WASHINGTON - Thrift executives and lobbyists are girding for a fight over the tax treatment of "points" paid by mortgage borrowers.
A proposal in a subcommittee of the House Ways and Means Committee would reverse a more liberal Treasury department rule on how mortgage lenders are taxed on income from mortgage points.
The proposal would hit thrifts and other institutions that hold loans in portfolios hardest.
Mortgage points are fees charged by the lender to make the loan. One point is equal to $ 1,000 on a loan of $ 1 00,000.
The Internal Revenue Service taxes mortgage lenders on that income immediately if borrowers pay the point fee themselves. If the fee is financed and borrowers pay the points in installments, the points are taxed over the life of the loan.
In practice, lenders say, it is difficult to tell the two a art.
Last December, the Treasury department put out a proposed rule that would tax all point income like interest income - over the life of the loan. Mortgage lenders, particularly those that hold loans in portfolio, welcomed the rule.
A Treasury department official said the rule is slated to become final in the next couple of months.
But next Wednesday, a subcommittee of the House Ways and Means Committee will consider a proposal that would effectively reverse the Treasury department's more liberal policy. It would codify current IRS practice by requiring lenders to pay tax on point income when it is received.
That would revive the controversy in the field, thrift executives say, on whether points are financed or paid for, and when a lender can rightly be said to have received point income.
"Agents have argued for a case-by-case examination" to see whether a lender is getting points at origination or later, said Michael J. Palko, senior vice-president of Great Western Financial Corp. in Chatsworth, Calif. "That is a clumsy, difficult way to look at the transaction," he said.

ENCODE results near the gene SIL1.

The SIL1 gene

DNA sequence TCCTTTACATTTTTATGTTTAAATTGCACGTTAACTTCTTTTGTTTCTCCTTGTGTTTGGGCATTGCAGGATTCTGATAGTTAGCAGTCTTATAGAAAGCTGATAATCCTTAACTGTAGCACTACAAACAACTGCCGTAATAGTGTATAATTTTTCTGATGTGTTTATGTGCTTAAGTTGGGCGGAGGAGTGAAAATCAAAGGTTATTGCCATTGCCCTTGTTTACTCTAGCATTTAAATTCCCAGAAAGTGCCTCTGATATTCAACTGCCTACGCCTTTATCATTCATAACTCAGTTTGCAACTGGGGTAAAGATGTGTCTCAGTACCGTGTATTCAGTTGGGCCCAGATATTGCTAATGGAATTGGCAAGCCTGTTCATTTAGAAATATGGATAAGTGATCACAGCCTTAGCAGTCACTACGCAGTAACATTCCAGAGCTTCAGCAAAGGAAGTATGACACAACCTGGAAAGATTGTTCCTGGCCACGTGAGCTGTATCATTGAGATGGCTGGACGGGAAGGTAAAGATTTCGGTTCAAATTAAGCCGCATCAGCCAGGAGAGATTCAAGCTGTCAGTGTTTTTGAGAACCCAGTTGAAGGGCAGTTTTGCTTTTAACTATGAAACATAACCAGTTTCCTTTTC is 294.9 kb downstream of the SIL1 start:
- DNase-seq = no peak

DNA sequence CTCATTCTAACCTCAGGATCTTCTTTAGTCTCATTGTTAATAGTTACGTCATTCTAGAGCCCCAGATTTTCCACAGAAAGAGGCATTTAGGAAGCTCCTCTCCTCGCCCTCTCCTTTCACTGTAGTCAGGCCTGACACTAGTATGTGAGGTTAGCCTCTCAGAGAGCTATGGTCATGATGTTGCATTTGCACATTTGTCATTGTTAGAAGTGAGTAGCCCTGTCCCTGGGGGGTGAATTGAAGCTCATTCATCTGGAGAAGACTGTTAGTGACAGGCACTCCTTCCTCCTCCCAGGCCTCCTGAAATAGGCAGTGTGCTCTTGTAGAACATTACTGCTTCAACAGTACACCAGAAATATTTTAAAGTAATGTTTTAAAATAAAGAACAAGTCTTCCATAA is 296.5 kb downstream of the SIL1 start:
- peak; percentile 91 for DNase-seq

S&Ls Most Affected
Thrifts that hold their loans in portfolio would be hit hardest by the proposal, said Jim O'Connor, tax counsel of the Savings and Community Bankers of America.
"For somebody that's only going to hold loans for a month or two [such as mortgage bankers], for the most part there will be no impact," Mr. O'Connor said. That's because mortgage bankers retain point income when they sell the loan to the secondary market. They are taxed on it in that year, and are not affected by the controversy over when lenders actually earn point income.
Curiously, the congressional proposal has two versions: one is targeted solely at thrifts; the other would affect all mortgage lenders. The chance of either proposal becoming a bill are still unclear.
"I don't think anything will come of it," said Mr. O'Connor.
"They [would] overrule a carefully considered Treasury position. It goes against the economics of the transaction ... and it's just unfair," he said.